BI’s Article search uses Boolean search capabilities. If you are not familiar with these principles, here are some quick tips.
To search specifically for more than one word, put the search term in quotation marks. For example, “workers compensation”. This will limit your search to that combination of words.
To search for a combination of terms, use quotations and the & symbol. For example, “hurricane” & “loss”.
Lloyd's of London has developed a set of common core data requirements for cyber risks, it announced Tuesday.
Lloyd's said it had developed the data requirements, which will enable it to track exposures and help underwriters to better develop policies to cover cyber risks, in collaboration with AIR Worldwide, Risk Management Solutions Inc. and the Cambridge Centre for Risk Studies.
AIR and the team of RMS and the Cambridge Centre for Risk Studies have agreed to highlight common elements when they publish data schemas later in January and have agreed to use similar terminology and definitions.
“Cyber insurance is an important new area of coverage, and it is essential that we have good quality standardized data to track exposures. I am delighted that the RMS/Cambridge team and AIR, in conjunction with the Lloyd's Market Association, have worked with us to propose standard definitions for some common data,” Tom Bolt, director of performance management at Lloyd's, said in a statement.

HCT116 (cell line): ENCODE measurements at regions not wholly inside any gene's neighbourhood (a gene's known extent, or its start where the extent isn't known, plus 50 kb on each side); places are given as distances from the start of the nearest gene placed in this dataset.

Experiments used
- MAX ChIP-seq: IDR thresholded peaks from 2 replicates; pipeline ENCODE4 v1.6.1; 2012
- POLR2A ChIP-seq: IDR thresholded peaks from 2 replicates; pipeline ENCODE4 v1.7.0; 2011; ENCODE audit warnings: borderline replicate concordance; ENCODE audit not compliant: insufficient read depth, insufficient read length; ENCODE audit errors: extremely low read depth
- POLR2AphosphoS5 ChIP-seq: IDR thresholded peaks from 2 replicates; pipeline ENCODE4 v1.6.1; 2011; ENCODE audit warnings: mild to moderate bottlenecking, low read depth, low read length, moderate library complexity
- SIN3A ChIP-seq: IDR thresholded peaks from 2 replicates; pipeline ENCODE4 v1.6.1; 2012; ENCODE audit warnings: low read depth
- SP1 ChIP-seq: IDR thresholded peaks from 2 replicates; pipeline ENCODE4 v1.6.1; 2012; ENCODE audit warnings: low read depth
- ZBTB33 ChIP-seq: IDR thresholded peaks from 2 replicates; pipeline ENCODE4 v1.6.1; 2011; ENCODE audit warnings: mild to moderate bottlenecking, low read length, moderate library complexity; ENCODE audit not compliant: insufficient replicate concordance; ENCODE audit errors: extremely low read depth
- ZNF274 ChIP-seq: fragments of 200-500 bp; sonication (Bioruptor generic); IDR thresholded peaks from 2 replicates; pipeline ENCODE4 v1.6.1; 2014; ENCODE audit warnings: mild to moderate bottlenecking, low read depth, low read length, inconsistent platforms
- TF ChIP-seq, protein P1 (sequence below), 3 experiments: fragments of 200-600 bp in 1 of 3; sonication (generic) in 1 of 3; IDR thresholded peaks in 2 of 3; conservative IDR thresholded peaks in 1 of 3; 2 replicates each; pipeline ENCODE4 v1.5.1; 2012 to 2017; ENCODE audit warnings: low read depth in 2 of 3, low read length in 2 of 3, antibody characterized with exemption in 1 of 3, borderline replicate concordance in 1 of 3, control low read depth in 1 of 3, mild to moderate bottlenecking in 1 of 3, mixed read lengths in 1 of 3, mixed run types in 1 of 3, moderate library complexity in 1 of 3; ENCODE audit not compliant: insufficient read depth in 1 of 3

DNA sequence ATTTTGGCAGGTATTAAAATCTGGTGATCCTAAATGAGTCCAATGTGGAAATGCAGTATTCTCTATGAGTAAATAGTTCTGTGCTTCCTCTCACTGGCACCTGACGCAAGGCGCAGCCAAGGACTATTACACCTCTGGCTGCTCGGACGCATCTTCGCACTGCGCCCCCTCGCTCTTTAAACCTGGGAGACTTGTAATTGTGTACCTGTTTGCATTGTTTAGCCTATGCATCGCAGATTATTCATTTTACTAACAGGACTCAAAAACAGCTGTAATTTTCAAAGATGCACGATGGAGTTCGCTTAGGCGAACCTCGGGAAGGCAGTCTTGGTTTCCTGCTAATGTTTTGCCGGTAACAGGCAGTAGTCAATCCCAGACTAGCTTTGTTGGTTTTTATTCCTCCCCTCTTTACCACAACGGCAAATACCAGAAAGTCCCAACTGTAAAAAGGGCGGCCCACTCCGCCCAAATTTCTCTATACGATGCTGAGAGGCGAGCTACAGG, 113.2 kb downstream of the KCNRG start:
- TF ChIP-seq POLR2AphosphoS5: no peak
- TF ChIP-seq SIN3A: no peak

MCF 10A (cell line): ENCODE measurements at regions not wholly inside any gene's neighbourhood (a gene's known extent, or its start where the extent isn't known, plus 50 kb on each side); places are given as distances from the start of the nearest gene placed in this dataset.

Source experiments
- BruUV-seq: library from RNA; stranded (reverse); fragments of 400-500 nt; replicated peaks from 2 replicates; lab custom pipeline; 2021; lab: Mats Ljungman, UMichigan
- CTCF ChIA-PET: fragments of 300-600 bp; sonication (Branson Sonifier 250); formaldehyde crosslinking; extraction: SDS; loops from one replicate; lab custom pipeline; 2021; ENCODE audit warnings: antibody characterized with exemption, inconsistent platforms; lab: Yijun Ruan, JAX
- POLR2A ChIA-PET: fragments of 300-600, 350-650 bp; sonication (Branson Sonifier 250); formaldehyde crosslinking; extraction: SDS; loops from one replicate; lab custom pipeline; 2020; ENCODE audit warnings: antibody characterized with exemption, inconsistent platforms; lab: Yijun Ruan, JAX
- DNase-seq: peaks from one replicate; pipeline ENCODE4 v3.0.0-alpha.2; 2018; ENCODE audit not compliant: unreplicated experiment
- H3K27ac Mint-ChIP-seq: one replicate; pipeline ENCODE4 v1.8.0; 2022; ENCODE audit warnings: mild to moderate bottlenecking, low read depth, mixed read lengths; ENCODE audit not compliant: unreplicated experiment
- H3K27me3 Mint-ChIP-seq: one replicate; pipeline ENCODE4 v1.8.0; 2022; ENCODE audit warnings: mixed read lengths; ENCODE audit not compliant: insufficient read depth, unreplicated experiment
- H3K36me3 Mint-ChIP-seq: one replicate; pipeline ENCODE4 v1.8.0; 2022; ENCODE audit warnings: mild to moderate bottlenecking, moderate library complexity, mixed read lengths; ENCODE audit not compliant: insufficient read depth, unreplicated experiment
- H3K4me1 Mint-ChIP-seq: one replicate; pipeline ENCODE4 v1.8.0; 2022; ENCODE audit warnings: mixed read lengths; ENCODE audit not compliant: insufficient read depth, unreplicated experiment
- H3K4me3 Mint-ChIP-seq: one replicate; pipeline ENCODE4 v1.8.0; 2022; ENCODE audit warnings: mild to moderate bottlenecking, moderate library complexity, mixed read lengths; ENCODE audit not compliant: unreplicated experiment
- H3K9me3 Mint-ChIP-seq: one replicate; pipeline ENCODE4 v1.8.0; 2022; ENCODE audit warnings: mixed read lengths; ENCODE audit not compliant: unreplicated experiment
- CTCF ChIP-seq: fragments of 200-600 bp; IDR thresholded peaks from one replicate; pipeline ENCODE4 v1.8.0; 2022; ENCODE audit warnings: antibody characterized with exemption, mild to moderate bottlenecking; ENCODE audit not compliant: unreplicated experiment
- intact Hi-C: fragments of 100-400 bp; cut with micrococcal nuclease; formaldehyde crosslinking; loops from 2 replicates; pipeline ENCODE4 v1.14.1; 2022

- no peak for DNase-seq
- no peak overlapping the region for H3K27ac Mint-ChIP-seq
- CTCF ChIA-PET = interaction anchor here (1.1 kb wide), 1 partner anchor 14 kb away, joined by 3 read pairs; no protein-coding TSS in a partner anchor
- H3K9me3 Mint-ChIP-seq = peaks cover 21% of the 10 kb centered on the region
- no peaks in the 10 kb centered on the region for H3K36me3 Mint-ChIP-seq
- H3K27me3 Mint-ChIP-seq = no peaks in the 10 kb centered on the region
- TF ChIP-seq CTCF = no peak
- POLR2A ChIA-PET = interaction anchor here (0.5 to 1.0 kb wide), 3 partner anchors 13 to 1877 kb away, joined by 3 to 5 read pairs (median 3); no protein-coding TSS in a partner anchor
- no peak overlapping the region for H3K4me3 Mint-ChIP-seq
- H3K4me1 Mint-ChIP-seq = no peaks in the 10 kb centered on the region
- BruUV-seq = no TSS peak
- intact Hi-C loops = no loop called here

“I have written to major brokers to ask them to endeavor to provide this data to Lloyd's underwriters,” he said.
Mr. Bolt said that good quality, standardized data is needed to help underwriters better model and underwrite cyber risks.
“Models for natural catastrophe risks are well developed in the (re)insurance industry, and the data requirements are relatively standardized,” Mr. Bolt said.
“But in comparison, models for cyber risks are still developing, and need the industry to work collectively so that risk can accurately be calculated,” he said. “Lloyd's is pleased to have worked with AIR, RMS and the Cambridge Centre for Risk Studies to progress this issue.”
The coverage provided for cyber risks by conventional classes of insurance can be patchy, according to research carried out by the International Underwriting Association and law firm Norton Rose Fulbright L.L.P., both based in London.